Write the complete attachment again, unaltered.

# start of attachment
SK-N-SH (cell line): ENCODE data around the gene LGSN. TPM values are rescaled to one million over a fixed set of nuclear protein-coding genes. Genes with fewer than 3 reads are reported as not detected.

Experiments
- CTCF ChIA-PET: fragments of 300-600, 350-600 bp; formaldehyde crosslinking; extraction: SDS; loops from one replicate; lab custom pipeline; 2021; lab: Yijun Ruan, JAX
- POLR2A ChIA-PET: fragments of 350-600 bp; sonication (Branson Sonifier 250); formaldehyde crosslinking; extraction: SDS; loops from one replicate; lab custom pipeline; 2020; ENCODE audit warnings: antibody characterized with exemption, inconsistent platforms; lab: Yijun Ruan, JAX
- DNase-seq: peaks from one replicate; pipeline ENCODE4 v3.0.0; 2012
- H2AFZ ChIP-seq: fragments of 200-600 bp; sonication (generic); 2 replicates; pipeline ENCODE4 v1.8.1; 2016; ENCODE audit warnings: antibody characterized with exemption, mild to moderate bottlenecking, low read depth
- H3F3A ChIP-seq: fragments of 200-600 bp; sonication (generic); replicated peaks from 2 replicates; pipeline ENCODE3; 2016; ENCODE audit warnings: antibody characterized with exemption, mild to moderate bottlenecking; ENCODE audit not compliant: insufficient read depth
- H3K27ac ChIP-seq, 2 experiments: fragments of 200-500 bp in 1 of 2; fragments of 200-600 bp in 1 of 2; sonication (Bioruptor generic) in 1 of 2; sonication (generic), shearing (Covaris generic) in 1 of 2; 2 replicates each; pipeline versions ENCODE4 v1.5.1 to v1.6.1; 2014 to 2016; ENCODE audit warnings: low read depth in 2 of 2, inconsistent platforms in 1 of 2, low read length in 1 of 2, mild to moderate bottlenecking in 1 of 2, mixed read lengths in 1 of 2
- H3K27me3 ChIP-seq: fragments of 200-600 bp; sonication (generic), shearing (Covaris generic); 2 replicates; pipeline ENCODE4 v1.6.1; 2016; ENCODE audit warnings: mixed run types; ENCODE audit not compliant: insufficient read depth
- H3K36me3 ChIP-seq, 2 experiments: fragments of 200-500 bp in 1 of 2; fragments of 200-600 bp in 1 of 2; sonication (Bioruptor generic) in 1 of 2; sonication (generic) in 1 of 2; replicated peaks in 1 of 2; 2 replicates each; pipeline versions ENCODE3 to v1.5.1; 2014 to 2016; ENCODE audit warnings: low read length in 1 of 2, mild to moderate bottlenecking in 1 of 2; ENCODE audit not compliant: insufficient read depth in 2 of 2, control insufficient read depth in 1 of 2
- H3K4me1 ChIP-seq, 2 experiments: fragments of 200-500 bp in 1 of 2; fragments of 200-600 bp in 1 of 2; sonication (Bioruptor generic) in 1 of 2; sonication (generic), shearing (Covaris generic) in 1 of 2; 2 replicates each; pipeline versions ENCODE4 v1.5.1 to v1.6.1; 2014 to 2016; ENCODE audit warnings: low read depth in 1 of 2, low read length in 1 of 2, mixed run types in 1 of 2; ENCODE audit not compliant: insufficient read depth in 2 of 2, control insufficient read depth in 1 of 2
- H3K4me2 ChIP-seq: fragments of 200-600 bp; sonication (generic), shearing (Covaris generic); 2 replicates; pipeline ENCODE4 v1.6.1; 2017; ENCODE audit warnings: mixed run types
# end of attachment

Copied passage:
SK-N-SH (cell line): ENCODE data around the gene LGSN. TPM values are rescaled to one million over a fixed set of nuclear protein-coding genes. Genes with fewer than 3 reads are reported as not detected.

Experiments
- CTCF ChIA-PET: fragments of 300-600, 350-600 bp; formaldehyde crosslinking; extraction: SDS; loops from one replicate; lab custom pipeline; 2021; lab: Yijun Ruan, JAX
- POLR2A ChIA-PET: fragments of 350-600 bp; sonication (Branson Sonifier 250); formaldehyde crosslinking; extraction: SDS; loops from one replicate; lab custom pipeline; 2020; ENCODE audit warnings: antibody characterized with exemption, inconsistent platforms; lab: Yijun Ruan, JAX
- DNase-seq: peaks from one replicate; pipeline ENCODE4 v3.0.0; 2012
- H2AFZ ChIP-seq: fragments of 200-600 bp; sonication (generic); 2 replicates; pipeline ENCODE4 v1.8.1; 2016; ENCODE audit warnings: antibody characterized with exemption, mild to moderate bottlenecking, low read depth
- H3F3A ChIP-seq: fragments of 200-600 bp; sonication (generic); replicated peaks from 2 replicates; pipeline ENCODE3; 2016; ENCODE audit warnings: antibody characterized with exemption, mild to moderate bottlenecking; ENCODE audit not compliant: insufficient read depth
- H3K27ac ChIP-seq, 2 experiments: fragments of 200-500 bp in 1 of 2; fragments of 200-600 bp in 1 of 2; sonication (Bioruptor generic) in 1 of 2; sonication (generic), shearing (Covaris generic) in 1 of 2; 2 replicates each; pipeline versions ENCODE4 v1.5.1 to v1.6.1; 2014 to 2016; ENCODE audit warnings: low read depth in 2 of 2, inconsistent platforms in 1 of 2, low read length in 1 of 2, mild to moderate bottlenecking in 1 of 2, mixed read lengths in 1 of 2
- H3K27me3 ChIP-seq: fragments of 200-600 bp; sonication (generic), shearing (Covaris generic); 2 replicates; pipeline ENCODE4 v1.6.1; 2016; ENCODE audit warnings: mixed run types; ENCODE audit not compliant: insufficient read depth
- H3K36me3 ChIP-seq, 2 experiments: fragments of 200-500 bp in 1 of 2; fragments of 200-600 bp in 1 of 2; sonication (Bioruptor generic) in 1 of 2; sonication (generic) in 1 of 2; replicated peaks in 1 of 2; 2 replicates each; pipeline versions ENCODE3 to v1.5.1; 2014 to 2016; ENCODE audit warnings: low read length in 1 of 2, mild to moderate bottlenecking in 1 of 2; ENCODE audit not compliant: insufficient read depth in 2 of 2, control insufficient read depth in 1 of 2
- H3K4me1 ChIP-seq, 2 experiments: fragments of 200-500 bp in 1 of 2; fragments of 200-600 bp in 1 of 2; sonication (Bioruptor generic) in 1 of 2; sonication (generic), shearing (Covaris generic) in 1 of 2; 2 replicates each; pipeline versions ENCODE4 v1.5.1 to v1.6.1; 2014 to 2016; ENCODE audit warnings: low read depth in 1 of 2, low read length in 1 of 2, mixed run types in 1 of 2; ENCODE audit not compliant: insufficient read depth in 2 of 2, control insufficient read depth in 1 of 2
- H3K4me2 ChIP-seq: fragments of 200-600 bp; sonication (generic), shearing (Covaris generic); 2 replicates; pipeline ENCODE4 v1.6.1; 2017; ENCODE audit warnings: mixed run types